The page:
After more careful tests i found that the problem occurs only after transmitting some data client and reading client's response. So i guess there's some data pending when system issues an error.
That makes sense. The socket probably doesn't need to go into a CLOSE_WAIT state if it's not sent or recv'd any data, since there shouldn't be any out there for it to deal with.

Quote:
Original post by Jay I
After that i've got another question - is there any way to find what problem occurred at a level lower than socket level e.g. at TCP level?
What information would you want? You can use errno to get a more useful error code about what went wrong (Or WSAGetLastError() on Windows).
EDIT: Ah, that'd be how you got EADDRINUSE in the first place... What information do you want? There's nothing more low level than that.

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Quote:
Original post by Evil Steve
What information do you want? There's nothing more low level than that.

I mean some protocol specific information. When something goes wrong at socket level i can't tell user more than a man page on a socket level function contains, but if i have more information about a crash i'll be able
at least to gather it, analyze and finally provide user with more meaningful messages or even find a workaround that wouldn't involve user in fixing a problem. I just thought that if system provides a way to set protocol level options maybe it also provides a way to deal with protocol level errors.

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Quote:
Original post by Jay I
Quote:
Original post by Evil Steve
What information do you want? There's nothing more low level than that.

I mean some protocol specific information. When something goes wrong at socket level i can't tell user more than a man page on a socket level function contains, but if i have more information about a crash i'll be able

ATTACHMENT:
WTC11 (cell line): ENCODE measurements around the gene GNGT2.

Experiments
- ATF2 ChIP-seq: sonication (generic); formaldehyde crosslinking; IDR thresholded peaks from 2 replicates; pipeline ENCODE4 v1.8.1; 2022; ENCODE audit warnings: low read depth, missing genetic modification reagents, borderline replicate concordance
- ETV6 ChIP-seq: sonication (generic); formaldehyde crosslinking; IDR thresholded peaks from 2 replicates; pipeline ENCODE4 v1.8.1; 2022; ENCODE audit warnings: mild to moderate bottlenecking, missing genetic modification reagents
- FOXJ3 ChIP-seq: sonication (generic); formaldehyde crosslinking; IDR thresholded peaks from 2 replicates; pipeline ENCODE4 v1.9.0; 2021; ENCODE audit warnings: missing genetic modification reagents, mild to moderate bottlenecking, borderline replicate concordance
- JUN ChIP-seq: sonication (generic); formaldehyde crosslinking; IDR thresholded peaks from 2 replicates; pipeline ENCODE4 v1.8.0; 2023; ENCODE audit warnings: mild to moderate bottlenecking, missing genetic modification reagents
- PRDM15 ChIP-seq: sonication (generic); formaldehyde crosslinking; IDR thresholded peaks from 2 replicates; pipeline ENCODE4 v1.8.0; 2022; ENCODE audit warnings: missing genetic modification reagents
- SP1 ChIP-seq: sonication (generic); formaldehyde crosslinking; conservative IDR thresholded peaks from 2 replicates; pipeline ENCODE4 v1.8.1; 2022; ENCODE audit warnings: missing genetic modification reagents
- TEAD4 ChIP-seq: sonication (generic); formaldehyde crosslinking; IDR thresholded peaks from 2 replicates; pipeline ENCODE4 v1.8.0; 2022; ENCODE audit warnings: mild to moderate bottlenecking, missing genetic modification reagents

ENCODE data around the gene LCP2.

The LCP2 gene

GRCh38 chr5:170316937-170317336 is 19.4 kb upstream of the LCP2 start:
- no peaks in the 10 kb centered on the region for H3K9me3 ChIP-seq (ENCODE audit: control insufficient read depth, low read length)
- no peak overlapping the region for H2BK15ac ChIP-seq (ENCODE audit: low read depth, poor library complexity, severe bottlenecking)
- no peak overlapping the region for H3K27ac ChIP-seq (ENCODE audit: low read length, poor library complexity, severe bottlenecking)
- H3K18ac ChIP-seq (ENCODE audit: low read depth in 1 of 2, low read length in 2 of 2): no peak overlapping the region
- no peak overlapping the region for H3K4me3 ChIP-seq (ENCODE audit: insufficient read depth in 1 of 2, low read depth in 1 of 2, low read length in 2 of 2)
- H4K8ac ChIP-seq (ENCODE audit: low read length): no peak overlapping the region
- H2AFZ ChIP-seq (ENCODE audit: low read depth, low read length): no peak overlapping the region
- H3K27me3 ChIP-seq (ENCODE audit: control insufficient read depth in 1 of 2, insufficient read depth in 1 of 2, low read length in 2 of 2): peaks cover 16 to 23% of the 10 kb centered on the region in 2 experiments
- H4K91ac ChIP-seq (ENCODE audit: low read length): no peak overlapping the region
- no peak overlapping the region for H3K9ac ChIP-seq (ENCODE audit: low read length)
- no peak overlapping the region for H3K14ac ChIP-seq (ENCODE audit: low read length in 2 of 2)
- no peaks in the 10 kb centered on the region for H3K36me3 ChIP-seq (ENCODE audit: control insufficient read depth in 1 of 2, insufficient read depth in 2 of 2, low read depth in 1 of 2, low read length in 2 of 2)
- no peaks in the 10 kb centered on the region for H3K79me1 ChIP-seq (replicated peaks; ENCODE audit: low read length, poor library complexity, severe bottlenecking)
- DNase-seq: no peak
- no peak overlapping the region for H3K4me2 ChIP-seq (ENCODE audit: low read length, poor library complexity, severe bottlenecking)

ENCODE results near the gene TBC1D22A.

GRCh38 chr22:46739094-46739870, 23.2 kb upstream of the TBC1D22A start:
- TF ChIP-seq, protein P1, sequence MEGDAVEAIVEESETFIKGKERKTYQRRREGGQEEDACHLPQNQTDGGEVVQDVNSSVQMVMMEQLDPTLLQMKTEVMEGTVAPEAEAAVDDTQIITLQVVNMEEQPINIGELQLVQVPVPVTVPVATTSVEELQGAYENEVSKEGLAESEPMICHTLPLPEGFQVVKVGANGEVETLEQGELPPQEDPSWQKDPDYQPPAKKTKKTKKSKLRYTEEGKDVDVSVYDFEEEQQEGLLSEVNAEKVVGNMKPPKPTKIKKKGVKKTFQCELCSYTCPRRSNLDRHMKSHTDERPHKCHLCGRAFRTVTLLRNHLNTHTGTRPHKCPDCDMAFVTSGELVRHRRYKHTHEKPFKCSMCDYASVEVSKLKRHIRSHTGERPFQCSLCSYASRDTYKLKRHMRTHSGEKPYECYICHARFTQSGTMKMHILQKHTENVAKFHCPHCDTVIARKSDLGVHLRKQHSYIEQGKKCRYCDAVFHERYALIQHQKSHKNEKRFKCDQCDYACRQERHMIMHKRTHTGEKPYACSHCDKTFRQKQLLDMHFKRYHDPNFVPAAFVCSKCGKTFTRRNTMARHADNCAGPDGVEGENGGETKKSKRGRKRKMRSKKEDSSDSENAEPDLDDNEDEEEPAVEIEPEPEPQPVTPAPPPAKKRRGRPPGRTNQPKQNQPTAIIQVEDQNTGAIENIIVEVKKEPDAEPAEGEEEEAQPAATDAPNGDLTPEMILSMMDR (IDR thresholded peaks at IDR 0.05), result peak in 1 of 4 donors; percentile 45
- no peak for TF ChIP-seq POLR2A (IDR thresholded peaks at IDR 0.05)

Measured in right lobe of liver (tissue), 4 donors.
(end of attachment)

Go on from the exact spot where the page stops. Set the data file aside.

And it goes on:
at least to gather it, analyze and finally provide user with more meaningful messages or even find a workaround that wouldn't involve user in fixing a problem. I just thought that if system provides a way to set protocol level options maybe it also provides a way to deal with protocol level errors.
The Winsock error codes on MSDN are just as relevant as the UNIX socket versions of the same error. There's really nothing lower level than you're being told already. The error codes aren't protocol or layer specific, they're giving you all the information the OS has available.

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The point of CLOSE_WAIT is to resend lost ACKs for closing the channel. Immediately closing and reusing the channel will work fine on the server end, but will occasionally be very irritating on the client side.

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Quote:
Original post by Evil Steve
There's really nothing lower level than you're being told already.

Ok. At least i don't need to write more code:) Thanks.

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The point of CLOSE_WAIT is to resend lost ACKs for closing the channel.


The point is also to wait for any delayed packets that may be on the network, not yet delivered. If you immediately re-open the socket, especially with UDP, arrival of such packets may confuse your code.